by Roy Cogdill
There has been more recorded in the writings of Matthew, Mark, Luke, and John concerning the trial of Christ than has been recorded of any other event even including his cruicifixion. Two full chapters in each book are given to this story. It had been predicted by the prophets, and foretold by the Lord himself that he should be tried and rejected of men. The predictions and the prophecies concerning his trial and rejection by the rulers of the Jews became reality. The gospel records preserve for us the inspired account of that event.
From a legal point of view this trial represented the greatest miscarriage of justice and the greatest hoax that has ever been perpetrated against any person in all history. It was fraudulent from start to finish, illegal at almost every point and on every possible count. It was anything but a trial in which justice was in view in the desire of those conducting it. Jesus had incurred the enmity of the Jews for many different reasons. He had openly and positively condemned their sins. They did not like that any more than people like it today. They wanted to get him out of the way because of his exposure of their hypocrisy and ungodliness. He refused to adapt himself to their social conventions and religious traditions. Rather than recognize the class system of narrow bigotry which had been erected by the Jews, Jesus came into the world to seek and save the sinner; he associated freely with sinful people while here. He antagonized the Jews not only by refusing to yield to their social standards, but by violating their traditional religious prejudices as well. He based every stand that he took and every lesson that he taught on the will of God — not on the authority of men. God’s will was his governor and his guide in all things. We hear him say, “For I am come down from heaven, not to do mine own will, but the will of him that sent me.” (John 6:38.) This the Jews could not stand. They hated and despised him because he steadfastly refused to yield himself to their political plans, establishing an earthly kingdom and throwing off the yoke of Rome.
They were perfectly willing to make him king if only he would liberate them from the hated Romans. But instead of submitting to their plans, adapting himself to their program of political endeavor, he steadfastly adhered to the plan God had made — that he might come into the world and die for the redemption of humanity, that he might make possible the salvation of the souls of men and women.
This was why they crucified him. It had become fully obvious to them that he was adamant in his refusal to become their political leader. When he refused the crown (John 6:15). they were filled with rage. From that time forward they tried repeatedly to destroy him. They tried once to take him out and cast him off the cliff that he might fall to the rocks below and be killed. But Jesus had delivered himself from them. On various other occasions they had sought him for the purpose of doing him harm or injury, or disposing of him completely. But Jesus’ time had not yet come; and he patiently continued his ministry until the hour was fulfilled. When finally the hour came, he meekly submitted himself to their arrest in the Garden of Gethsemane, commanding Peter to put up his sword. He knew the hour was near in which he should die for the redemption of the race, according to the determinate counsel and foreknowledge of God.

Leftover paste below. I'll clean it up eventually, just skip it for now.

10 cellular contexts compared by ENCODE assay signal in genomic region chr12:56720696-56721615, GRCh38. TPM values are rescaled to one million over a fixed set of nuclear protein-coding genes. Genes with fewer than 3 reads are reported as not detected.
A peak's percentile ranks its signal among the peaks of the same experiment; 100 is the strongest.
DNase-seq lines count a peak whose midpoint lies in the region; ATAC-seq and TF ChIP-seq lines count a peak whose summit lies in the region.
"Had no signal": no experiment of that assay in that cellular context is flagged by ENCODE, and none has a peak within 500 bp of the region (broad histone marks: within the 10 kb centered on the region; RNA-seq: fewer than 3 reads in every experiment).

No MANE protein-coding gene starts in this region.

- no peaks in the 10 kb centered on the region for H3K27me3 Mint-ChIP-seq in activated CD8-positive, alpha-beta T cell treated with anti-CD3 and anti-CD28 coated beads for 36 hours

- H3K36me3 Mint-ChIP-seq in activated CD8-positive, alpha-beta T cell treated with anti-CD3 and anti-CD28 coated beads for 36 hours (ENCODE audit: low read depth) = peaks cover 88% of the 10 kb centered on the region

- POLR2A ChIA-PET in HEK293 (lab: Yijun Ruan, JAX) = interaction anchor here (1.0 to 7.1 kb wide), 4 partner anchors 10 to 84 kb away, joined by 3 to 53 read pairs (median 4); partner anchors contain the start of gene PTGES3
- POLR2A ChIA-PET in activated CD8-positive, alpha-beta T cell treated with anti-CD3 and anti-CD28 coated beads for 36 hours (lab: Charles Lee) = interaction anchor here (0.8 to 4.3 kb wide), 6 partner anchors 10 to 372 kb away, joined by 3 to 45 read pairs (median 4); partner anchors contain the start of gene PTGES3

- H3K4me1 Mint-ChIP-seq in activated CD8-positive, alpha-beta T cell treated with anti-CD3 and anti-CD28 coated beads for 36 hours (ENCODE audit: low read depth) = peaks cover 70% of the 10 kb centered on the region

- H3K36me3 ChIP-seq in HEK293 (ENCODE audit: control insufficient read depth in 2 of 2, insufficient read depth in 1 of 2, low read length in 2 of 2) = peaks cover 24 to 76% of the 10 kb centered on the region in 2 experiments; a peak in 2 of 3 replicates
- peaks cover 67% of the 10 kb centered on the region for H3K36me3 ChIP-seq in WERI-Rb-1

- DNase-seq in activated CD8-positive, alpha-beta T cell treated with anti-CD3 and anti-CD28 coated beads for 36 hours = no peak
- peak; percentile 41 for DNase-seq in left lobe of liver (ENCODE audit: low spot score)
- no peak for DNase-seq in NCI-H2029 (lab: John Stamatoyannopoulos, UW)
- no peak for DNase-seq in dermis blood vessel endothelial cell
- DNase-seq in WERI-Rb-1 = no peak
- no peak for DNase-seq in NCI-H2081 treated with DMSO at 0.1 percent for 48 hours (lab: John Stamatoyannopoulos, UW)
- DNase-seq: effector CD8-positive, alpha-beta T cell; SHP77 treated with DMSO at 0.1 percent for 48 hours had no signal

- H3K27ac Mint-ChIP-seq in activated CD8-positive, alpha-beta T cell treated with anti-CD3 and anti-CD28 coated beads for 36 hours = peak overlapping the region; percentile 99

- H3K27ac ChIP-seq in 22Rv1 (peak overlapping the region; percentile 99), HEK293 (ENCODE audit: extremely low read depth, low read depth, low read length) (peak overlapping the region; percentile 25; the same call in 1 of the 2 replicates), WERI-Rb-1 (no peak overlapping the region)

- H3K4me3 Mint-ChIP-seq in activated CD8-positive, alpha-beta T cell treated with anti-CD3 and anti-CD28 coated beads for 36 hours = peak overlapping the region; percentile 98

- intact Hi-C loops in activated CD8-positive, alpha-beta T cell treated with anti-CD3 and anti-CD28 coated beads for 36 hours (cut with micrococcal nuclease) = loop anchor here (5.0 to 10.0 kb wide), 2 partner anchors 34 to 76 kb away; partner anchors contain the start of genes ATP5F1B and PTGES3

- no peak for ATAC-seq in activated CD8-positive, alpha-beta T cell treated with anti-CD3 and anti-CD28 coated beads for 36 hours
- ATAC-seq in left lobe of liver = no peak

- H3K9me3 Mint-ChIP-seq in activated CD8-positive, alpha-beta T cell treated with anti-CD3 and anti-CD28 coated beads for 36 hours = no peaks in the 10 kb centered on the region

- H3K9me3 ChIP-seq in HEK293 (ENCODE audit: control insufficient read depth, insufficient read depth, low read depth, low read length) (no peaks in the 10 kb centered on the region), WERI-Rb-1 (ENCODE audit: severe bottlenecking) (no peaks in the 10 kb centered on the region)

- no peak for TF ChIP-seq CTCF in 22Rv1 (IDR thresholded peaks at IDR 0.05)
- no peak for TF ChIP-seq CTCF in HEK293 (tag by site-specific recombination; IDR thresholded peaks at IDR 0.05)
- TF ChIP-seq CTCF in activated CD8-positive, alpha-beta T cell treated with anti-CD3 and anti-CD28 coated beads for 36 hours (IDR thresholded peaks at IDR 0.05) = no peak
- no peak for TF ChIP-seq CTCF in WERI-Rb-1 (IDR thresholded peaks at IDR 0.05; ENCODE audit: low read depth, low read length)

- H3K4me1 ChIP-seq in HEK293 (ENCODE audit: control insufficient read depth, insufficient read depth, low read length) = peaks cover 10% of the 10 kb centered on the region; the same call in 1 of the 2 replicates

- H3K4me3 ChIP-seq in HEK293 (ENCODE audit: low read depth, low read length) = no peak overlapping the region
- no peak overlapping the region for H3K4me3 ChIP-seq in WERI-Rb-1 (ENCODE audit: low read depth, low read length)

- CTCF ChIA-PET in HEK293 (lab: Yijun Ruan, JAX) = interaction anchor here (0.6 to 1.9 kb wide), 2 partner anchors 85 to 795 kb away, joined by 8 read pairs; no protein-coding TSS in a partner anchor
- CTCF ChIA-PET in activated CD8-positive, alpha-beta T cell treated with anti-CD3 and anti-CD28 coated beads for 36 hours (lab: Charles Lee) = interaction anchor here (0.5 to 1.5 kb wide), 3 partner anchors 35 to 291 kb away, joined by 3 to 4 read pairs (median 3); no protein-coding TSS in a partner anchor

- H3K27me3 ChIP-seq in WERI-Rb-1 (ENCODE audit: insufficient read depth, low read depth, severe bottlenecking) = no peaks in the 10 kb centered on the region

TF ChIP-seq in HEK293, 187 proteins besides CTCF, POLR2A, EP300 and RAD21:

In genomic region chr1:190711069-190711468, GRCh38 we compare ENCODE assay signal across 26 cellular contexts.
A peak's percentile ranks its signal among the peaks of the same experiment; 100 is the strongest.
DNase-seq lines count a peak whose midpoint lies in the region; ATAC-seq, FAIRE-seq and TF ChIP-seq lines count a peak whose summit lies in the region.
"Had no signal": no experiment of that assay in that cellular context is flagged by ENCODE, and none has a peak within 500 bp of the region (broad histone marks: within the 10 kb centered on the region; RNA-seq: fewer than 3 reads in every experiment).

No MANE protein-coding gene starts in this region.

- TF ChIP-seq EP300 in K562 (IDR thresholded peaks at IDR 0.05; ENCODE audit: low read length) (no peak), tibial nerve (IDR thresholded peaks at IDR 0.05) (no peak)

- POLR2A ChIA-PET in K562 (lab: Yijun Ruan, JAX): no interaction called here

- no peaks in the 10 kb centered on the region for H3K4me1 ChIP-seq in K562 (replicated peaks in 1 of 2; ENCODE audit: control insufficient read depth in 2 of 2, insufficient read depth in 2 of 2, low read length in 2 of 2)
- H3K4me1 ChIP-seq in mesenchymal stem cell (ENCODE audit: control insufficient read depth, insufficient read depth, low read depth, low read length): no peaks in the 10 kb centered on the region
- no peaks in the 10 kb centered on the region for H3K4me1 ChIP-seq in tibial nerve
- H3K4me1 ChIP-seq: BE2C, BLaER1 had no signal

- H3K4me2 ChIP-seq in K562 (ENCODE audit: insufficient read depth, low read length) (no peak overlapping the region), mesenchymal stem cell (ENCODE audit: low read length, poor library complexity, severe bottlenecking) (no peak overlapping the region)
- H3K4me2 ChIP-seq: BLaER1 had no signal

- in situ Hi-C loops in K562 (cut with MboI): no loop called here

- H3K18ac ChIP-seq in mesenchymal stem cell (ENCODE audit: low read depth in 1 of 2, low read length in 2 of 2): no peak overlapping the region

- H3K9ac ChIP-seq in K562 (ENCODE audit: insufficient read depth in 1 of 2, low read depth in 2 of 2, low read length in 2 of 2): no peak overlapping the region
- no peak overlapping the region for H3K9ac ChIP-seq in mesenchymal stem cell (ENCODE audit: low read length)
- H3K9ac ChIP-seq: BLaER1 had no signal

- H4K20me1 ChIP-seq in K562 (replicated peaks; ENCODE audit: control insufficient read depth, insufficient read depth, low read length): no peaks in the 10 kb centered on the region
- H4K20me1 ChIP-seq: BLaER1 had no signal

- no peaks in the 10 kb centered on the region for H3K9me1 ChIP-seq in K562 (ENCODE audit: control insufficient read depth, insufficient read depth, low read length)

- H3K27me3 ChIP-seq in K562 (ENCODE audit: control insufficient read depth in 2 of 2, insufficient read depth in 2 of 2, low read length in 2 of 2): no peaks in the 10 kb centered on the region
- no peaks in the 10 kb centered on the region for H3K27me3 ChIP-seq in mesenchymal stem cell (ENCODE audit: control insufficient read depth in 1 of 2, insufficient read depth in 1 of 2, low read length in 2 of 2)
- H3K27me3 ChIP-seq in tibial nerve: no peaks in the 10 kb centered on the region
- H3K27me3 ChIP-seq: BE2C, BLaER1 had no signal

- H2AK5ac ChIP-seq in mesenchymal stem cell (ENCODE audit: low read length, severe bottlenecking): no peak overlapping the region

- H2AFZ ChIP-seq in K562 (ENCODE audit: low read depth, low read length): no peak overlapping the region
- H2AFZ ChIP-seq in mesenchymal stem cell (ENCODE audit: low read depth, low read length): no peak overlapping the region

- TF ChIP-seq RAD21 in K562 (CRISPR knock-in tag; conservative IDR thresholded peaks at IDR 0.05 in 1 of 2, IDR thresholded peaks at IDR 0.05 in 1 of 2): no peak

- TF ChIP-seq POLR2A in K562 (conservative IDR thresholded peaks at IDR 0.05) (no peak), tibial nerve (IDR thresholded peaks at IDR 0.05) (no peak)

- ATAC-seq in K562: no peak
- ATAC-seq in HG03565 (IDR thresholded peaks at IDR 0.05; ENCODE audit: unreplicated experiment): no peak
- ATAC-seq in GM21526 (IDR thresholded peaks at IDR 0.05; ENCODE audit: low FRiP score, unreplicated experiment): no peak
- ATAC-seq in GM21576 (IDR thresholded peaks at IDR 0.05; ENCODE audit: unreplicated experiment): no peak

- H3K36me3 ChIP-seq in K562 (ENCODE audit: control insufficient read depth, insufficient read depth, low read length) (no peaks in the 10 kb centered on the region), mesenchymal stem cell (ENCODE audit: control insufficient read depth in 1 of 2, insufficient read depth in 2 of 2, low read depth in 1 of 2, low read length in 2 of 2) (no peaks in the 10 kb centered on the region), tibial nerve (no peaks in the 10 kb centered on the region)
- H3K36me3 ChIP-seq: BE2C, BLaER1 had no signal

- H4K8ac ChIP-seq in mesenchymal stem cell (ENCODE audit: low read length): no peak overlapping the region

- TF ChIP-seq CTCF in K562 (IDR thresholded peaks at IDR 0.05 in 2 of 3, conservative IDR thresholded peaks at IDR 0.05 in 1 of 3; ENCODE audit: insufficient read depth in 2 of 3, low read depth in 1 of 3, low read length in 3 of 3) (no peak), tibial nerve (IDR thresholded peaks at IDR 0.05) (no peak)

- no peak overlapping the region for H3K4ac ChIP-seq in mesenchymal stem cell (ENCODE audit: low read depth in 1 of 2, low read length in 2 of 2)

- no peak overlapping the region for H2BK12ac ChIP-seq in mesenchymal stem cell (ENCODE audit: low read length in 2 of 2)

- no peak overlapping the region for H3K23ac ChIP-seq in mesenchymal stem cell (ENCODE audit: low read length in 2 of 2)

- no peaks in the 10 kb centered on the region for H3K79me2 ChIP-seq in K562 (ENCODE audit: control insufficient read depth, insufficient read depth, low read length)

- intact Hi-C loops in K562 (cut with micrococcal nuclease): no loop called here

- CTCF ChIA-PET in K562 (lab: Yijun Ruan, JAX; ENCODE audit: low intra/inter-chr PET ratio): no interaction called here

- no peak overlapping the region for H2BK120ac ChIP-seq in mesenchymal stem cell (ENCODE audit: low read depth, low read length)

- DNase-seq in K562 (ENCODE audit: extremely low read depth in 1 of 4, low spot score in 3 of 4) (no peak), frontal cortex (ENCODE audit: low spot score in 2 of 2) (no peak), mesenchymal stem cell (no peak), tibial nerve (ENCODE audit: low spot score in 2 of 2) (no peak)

After submitting to the motley throng of palace guards and fanatical Jews who had sought him out, he marched with the howling mob to the judgment hall of the High Priest and the Sanhedrin Council, the supreme court of the Jews. There he was tried in every way that a man should not be tried, in utter violation and disregard of their law, condemned to death illegally, and finally executed. It is of some of the particular illegalities of that trial that we want to study, and then will see what spiritual application such things ought to have to the life and heart of every man.
No one can understand what took place during Jesus’ trial without some knowledge of the background of Jewish law and government against which the trial occurred. In Palestine at that time a two-fold government was in operation — a Jewish government and a Roman government. They had a vestige of the old Jewish theocracy still in existence. Most of its power, however, had been stripped from it by the conquering Romans. The conquerors had set up the land of Judaea as a protectorate, or as a Roman province. Pilate, the Roman governor, had received his office from Tiberius Caesar, and was the chief authority in the land. Certain rights and privileges the Jews were allowed to retain. They could go through the form of a trial on a capital offense, for example, but having found the prisoner guilty, could not execute him without first going to the Roman governor and obtaining his authority and permission. The Jewish courts could try a man and impose sentence, but were powerless to execute the sentence assessed.